Mechanism of postsegregational killing by the hok gene product of the parB system of plasmid R1 and its homology with the relF gene product of the E. coli relB operon
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The parB region of plasmid R1 encodes two genes, hok and sok, which are required for the plasmid-stabilizing activity exerted by parB. The hok gene encodes a potent cell-killing factor, and it is regulated by the sok gene product such that cells losing a parB-carrying plasmid during cell division are rapidly killed. Coinciding with death of the host cell, a characteristic change in morphology is observed. Here we show that the killing factor encoded by the hok gene is a membrane-associated polypeptide of 52 amino acids. A gene located in the Escherichia coli relB operon, designated relF, is shown to be homologous to the hok gene. The relF gene codes for a polypeptide of 51 amino acids, which is 40% homologous to the hok gene product. Induced overexpression of the hok and relF gene products results in the same phenomena: loss of cell membrane potential, arrest of respiration, death of the host cell and change in cell morphology. The parB region and the relB genes were cloned into unstably inherited oriC minichromosomes. Whereas the parB region also conferred a high degree of genetic stability to an oriC minichromosome, the relB operon (with relF) did not; therefore the latter does not appear to 'stabilize' its replicon (the chromosome). The function of the relF gene is not known.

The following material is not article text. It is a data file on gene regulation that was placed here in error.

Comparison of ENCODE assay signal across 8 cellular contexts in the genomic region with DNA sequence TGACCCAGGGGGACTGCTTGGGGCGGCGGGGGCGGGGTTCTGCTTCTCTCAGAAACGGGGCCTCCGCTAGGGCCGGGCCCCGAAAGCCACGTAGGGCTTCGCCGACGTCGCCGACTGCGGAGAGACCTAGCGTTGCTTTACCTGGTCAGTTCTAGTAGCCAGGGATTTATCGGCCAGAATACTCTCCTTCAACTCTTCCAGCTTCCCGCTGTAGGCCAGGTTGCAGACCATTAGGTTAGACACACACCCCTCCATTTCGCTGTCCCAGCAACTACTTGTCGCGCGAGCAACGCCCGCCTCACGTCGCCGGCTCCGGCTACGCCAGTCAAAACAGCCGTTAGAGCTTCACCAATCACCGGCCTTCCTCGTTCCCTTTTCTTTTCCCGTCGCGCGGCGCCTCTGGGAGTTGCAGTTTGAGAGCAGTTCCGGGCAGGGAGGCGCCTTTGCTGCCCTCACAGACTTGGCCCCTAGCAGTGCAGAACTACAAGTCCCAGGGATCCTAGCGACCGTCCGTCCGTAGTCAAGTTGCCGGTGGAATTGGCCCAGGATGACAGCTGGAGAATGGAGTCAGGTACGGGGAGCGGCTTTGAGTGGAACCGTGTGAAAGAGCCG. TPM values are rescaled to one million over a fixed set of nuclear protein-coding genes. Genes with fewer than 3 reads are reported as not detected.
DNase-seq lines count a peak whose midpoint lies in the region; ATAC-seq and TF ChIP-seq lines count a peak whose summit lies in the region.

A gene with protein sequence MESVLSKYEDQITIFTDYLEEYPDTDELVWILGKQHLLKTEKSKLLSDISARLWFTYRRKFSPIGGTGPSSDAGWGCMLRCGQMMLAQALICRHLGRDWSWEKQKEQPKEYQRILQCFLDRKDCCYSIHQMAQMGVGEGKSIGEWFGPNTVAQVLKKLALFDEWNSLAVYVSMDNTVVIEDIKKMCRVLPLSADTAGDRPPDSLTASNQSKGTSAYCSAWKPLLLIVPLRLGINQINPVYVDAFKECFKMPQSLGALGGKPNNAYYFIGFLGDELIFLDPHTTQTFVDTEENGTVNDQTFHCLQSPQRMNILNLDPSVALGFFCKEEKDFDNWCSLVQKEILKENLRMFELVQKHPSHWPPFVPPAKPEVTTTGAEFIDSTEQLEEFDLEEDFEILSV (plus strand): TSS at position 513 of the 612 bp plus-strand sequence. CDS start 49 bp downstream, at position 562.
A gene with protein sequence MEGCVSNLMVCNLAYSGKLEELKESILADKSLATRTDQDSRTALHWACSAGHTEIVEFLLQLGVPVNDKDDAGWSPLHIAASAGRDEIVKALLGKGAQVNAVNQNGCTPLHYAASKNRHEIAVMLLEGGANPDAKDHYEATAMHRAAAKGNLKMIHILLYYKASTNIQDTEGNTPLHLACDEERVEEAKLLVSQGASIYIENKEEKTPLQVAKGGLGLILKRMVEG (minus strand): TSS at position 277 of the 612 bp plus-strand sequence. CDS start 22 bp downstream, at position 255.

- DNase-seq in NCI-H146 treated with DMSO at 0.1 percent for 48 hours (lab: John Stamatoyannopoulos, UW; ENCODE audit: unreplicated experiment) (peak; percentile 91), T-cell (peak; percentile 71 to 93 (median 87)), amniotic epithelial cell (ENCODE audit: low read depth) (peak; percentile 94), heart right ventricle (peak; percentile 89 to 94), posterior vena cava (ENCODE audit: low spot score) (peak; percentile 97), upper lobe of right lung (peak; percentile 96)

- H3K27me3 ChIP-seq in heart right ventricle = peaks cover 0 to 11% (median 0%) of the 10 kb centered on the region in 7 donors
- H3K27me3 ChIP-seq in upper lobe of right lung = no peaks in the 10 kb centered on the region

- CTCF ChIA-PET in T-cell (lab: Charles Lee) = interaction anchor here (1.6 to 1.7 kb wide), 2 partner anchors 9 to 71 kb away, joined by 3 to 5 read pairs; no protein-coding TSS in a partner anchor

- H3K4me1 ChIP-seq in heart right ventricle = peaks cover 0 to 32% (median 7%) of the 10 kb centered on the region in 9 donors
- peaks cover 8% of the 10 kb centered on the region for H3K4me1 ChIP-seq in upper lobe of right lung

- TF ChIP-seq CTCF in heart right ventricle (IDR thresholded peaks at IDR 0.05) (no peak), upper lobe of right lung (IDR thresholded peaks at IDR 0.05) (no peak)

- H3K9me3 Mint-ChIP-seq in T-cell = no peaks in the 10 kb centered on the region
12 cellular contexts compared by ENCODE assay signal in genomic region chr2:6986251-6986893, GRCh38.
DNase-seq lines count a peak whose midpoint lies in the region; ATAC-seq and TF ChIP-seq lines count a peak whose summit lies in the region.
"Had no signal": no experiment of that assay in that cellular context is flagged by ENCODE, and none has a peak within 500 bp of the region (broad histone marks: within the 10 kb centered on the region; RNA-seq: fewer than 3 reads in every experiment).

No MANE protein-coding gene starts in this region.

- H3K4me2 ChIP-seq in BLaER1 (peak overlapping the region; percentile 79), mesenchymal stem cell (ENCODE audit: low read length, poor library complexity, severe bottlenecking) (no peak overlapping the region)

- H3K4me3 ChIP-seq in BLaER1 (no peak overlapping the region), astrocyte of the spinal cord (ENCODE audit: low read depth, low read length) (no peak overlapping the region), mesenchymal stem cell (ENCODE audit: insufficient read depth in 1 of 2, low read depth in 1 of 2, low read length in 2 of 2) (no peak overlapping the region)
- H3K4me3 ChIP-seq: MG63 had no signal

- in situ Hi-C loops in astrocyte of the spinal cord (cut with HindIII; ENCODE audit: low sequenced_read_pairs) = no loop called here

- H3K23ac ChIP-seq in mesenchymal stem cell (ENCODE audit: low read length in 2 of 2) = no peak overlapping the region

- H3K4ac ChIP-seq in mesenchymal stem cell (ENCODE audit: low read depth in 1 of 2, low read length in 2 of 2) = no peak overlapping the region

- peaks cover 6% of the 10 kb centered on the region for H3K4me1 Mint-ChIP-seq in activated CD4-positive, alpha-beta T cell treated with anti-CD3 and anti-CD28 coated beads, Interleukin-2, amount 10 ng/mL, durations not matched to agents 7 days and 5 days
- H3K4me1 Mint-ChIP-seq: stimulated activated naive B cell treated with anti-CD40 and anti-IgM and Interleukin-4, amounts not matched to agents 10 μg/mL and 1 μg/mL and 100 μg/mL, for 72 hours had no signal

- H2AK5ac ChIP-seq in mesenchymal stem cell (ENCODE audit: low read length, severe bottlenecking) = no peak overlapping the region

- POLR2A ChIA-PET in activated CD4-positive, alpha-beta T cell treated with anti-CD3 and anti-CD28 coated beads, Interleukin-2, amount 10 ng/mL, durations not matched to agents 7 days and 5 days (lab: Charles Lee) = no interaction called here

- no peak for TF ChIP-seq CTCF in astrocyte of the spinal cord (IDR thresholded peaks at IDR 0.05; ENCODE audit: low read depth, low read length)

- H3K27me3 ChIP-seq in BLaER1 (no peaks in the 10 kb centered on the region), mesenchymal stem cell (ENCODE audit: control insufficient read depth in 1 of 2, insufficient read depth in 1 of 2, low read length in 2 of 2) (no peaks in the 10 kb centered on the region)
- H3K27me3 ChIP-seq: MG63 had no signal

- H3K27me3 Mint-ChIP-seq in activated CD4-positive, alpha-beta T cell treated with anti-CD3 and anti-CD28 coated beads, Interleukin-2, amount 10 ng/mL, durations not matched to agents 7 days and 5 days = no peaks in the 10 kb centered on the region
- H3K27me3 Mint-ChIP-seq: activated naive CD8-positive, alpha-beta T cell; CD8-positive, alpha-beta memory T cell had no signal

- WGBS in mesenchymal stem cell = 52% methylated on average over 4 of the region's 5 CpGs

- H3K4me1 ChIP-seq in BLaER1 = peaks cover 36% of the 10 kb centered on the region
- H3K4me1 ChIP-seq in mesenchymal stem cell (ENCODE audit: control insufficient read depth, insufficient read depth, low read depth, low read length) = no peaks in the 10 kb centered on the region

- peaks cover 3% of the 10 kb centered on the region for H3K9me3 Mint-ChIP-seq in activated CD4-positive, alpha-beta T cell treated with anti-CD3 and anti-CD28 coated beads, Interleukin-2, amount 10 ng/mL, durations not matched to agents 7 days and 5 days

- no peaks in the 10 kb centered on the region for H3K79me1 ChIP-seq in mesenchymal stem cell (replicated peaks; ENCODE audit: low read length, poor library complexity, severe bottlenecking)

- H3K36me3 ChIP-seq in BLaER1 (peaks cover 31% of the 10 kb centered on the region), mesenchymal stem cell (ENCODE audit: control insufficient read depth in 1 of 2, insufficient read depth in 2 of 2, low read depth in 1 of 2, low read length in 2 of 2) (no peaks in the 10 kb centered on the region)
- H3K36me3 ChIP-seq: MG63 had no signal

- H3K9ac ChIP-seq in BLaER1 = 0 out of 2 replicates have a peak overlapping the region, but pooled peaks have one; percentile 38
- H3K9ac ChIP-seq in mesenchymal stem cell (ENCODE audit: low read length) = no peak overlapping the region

|Tidsskrift||E M B O Journal|
|Status||Udgivet - aug. 1986|